By Zoe Yabrove
By Bree Davies
By Byron Graham
By Susan Froyd
By Josiah M. Hesse
By Bree Davies
By Susan Froyd
By Kate Gibbons
The news is even more promising on the residential front. In spite of years of scrape-offs and remodels, most of the important Fifties houses on Hilltop survive, and almost all of them are in tip-top condition. The neighborhood features the only post-war house in Colorado listed on the National Register of Historic Places: the 1951 International-style Josel Residence by visionaries Joseph and Louise Marlow, on South Dahlia Street between Alameda Avenue and Cedar Street.
But the Denver area could soon top that with the country's first Fifties housing development to be entered in its entirety on the National Register.
Englewood is not the first--or even the fiftieth--place you think of when the topic at hand is national-class architecture. Nonetheless, this suburb is home to Arapahoe Acres, a remarkable neighborhood located between Bates and Dartmouth avenues from Marion to Franklin streets that's filled with more than a hundred modernist homes.
The continuing value of Arapahoe Acres as a cultural asset is owed to many factors, not the least of which are the series of owners--some original buyers, some enthusiastic newcomers--who keep up these homes. With only a few exceptions, these modest yet magnificent houses have been preserved, cherished and maintained over the decades. When one resident recently tore out landscape elements, greatly expanding the driveway and erecting an obtrusive fence, a score of neighbors signed a protest letter. And just last week Arapahoe Acres residents met at Charles Hay Elementary School to discuss how changes can be made that are "neighborhood-friendly." This on-going, positive peer pressure is one of the main reasons the development retains much of its original character and will likely receive historic designation.
There were many gifted people who brought Arapahoe Acres from the realm of ideas into the northern reaches of Englewood. First and foremost was Edward Hawkins, a builder who conceived of the project and became its developer, designing many of the neighborhood's finest houses and much of the unifying landscape plan. Also important was Eugene Sternberg, architect and professor at the now-closed School of Architecture and Planning at the University of Denver, who designed the oldest houses in Arapahoe Acres and laid out the original site plan. Other architects (notably Jerry Dion) and landscape designers (notably Stanley Yoshimura) also made substantial contributions to the character of Arapahoe Acres.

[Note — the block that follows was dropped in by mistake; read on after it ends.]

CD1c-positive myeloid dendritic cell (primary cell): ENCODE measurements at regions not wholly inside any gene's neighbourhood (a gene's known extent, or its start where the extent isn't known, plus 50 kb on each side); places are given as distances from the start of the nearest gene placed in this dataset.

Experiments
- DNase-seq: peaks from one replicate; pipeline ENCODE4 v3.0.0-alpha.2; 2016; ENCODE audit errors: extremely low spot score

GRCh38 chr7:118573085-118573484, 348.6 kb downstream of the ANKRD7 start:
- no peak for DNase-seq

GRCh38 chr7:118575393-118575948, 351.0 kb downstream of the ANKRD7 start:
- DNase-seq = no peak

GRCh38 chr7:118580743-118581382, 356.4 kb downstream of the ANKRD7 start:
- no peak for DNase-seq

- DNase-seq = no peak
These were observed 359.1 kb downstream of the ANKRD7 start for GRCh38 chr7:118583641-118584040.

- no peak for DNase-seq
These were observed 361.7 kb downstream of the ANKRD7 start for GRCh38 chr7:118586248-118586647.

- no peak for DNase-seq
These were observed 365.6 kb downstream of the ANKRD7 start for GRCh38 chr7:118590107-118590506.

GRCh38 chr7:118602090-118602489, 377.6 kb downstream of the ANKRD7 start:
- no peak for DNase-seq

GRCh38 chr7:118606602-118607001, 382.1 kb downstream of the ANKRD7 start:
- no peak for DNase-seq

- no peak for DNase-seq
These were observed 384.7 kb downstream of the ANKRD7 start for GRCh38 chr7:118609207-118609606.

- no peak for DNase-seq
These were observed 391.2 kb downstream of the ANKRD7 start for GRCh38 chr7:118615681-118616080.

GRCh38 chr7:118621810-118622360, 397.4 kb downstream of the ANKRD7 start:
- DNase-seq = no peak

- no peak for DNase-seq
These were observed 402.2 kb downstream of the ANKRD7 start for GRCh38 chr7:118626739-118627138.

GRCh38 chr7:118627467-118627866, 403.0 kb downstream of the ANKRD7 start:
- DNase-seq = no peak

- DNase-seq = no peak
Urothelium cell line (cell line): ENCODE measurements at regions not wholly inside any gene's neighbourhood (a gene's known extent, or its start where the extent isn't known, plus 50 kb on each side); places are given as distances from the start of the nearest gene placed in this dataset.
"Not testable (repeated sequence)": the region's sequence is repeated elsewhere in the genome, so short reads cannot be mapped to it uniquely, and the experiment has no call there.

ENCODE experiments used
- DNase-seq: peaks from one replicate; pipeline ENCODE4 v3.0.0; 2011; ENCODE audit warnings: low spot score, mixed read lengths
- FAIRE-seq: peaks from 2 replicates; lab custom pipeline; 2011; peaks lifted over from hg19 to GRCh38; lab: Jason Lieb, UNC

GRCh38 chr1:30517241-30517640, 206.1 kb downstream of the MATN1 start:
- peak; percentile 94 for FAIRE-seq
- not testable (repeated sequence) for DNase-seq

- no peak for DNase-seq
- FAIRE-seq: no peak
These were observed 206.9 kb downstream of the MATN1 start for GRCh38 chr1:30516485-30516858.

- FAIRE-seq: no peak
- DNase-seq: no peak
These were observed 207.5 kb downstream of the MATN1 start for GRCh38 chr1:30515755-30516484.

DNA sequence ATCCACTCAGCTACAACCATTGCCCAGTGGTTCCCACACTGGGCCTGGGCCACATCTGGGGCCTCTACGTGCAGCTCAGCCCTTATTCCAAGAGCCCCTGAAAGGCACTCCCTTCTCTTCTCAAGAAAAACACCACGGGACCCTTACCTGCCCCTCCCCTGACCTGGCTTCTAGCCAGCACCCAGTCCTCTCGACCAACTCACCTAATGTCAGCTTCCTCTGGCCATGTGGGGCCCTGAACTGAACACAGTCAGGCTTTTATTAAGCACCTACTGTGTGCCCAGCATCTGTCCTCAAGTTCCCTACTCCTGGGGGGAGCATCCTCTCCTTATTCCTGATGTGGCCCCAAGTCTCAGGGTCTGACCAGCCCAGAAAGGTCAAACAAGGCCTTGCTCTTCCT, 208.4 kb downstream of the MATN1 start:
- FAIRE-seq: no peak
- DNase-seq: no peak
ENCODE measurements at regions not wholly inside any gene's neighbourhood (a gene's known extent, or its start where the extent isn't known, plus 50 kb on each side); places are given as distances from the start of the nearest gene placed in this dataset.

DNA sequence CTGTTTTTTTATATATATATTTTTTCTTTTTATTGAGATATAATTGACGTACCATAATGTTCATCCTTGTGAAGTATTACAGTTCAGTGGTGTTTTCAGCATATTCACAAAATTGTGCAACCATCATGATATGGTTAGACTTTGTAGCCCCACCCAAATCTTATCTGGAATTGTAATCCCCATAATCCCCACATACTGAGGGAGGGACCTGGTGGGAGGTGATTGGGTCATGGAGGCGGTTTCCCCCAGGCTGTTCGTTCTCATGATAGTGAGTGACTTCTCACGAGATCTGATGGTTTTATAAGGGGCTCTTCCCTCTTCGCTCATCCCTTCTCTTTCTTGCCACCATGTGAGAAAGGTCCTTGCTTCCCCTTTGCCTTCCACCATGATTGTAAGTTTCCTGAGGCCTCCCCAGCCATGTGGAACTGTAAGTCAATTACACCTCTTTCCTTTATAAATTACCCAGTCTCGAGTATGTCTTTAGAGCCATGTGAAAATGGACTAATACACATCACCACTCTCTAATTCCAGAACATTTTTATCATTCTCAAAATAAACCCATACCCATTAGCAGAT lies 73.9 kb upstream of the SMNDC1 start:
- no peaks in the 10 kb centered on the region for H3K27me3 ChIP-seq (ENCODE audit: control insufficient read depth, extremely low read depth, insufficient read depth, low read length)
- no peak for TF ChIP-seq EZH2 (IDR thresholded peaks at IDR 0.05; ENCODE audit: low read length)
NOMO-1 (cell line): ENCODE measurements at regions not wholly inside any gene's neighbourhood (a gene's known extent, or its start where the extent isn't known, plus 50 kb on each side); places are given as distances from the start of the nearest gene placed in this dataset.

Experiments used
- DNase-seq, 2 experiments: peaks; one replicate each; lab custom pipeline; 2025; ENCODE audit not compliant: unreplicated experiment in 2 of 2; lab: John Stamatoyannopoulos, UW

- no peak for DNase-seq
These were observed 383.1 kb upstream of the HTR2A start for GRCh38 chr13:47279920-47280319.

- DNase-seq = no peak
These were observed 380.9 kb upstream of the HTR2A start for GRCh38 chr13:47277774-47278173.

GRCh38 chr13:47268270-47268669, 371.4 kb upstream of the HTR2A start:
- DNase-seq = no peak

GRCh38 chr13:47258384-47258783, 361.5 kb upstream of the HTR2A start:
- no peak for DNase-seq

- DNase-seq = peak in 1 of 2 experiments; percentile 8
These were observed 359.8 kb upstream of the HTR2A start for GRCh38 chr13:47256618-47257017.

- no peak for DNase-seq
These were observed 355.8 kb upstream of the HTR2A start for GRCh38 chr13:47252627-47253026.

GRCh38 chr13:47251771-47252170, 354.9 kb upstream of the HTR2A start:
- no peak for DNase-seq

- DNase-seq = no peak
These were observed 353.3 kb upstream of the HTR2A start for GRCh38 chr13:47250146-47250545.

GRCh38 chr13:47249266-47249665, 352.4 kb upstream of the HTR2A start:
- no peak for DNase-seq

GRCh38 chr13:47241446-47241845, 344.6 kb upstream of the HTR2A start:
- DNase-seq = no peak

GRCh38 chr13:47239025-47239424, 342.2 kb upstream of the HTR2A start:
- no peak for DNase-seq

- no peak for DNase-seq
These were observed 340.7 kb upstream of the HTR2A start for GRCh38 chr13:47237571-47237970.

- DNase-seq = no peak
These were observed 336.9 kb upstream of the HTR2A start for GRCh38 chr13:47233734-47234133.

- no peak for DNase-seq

The Arapahoe Acres history on which the National Register nomination is based was put together by Diane Wray, a historic-preservation consultant who's become the neighborhood's de facto historian. Since she moved to Arapahoe Acres in 1990, Wray has interviewed scores of original residents as well as surviving designer Sternberg and original construction foreman Clyde Mannon; she's researched the neighborhood both through the city of Englewood's records and in the national architectural press. (Arapahoe Acres houses were often featured in magazines; the first article appeared in 1950, when only a few had been built.)
Wray is working with other residents to establish a historic preservation committee for the neighborhood that will be "an information- based-thing," she says. The few insensitive changes that have been made to the neighborhood over the years, she explains, were more the result of misunderstandings about the nature of the houses than willful attempts to destroy the overall character. "Everyone who lives here was attracted in the first place by the distinctiveness of the area," she says. "So to own a home in Arapahoe Acres is to have an obligation to preserve it."
Wray is right. Fine Fifties architecture--whether downtown, in Cherry Creek or in the suburbs--represents a valuable equity that we have inherited and have a duty to preserve. Unfortunately, those worthy souls in Arapahoe Acres and in Hilltop notwithstanding, all too often we in the metro area have failed as caretakers of our local architectural legacy. And shame on us for that.
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